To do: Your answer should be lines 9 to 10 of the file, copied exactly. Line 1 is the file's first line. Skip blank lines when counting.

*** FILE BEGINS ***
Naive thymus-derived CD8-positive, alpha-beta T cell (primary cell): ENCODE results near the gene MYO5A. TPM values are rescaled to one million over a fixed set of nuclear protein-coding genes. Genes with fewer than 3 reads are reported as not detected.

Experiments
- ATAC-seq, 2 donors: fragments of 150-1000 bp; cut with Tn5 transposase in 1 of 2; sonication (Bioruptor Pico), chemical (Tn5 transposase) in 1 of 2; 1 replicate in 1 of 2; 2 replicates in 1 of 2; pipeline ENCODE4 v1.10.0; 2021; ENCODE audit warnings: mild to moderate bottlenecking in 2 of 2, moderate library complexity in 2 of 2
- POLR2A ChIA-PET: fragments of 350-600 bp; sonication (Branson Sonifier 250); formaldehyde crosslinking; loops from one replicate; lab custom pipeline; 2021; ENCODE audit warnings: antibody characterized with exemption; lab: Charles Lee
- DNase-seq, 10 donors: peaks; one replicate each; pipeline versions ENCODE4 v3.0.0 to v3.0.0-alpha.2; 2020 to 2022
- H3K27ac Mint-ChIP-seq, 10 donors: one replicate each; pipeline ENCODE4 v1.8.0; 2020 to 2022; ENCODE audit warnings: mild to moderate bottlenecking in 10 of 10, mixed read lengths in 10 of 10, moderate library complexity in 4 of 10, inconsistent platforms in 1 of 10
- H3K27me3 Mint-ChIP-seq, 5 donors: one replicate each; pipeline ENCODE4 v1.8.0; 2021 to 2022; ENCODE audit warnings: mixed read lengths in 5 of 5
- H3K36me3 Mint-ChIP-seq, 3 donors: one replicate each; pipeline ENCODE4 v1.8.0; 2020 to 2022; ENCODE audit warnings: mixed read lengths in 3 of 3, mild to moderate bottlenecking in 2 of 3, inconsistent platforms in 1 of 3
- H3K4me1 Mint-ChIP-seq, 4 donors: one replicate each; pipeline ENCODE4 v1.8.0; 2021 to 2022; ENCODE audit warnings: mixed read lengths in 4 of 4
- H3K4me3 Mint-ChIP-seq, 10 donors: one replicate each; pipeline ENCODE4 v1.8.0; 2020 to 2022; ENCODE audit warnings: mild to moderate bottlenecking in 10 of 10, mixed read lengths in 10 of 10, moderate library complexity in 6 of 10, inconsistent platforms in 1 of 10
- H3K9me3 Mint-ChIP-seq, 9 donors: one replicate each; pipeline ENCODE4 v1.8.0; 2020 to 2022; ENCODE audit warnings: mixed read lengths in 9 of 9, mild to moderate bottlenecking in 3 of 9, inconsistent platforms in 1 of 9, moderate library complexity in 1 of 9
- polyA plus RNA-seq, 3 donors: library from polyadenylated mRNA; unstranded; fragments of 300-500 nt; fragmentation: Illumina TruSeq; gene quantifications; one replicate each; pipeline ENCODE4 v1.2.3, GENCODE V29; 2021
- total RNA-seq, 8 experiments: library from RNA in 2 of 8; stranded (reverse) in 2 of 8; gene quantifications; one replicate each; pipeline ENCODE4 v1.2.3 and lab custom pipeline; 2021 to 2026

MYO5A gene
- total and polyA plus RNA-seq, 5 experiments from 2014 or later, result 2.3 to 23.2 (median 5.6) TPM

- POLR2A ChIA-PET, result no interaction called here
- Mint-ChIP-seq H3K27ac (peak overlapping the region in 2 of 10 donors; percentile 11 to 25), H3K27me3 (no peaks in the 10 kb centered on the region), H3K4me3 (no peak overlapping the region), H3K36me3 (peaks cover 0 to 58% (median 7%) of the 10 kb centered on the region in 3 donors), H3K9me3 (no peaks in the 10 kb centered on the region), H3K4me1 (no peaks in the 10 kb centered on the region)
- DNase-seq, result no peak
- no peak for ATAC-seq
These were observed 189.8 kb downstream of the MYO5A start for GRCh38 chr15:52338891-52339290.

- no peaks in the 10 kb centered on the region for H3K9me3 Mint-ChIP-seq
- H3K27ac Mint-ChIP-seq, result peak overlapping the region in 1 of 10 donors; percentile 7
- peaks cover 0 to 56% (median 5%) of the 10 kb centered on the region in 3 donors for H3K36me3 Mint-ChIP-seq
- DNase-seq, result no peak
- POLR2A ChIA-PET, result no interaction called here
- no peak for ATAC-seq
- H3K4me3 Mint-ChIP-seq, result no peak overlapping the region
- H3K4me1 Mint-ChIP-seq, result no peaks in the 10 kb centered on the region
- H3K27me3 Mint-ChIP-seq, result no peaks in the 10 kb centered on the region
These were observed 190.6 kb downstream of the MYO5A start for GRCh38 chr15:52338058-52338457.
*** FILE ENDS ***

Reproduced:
- H3K4me1 Mint-ChIP-seq, 4 donors: one replicate each; pipeline ENCODE4 v1.8.0; 2021 to 2022; ENCODE audit warnings: mixed read lengths in 4 of 4
- H3K4me3 Mint-ChIP-seq, 10 donors: one replicate each; pipeline ENCODE4 v1.8.0; 2020 to 2022; ENCODE audit warnings: mild to moderate bottlenecking in 10 of 10, mixed read lengths in 10 of 10, moderate library complexity in 6 of 10, inconsistent platforms in 1 of 10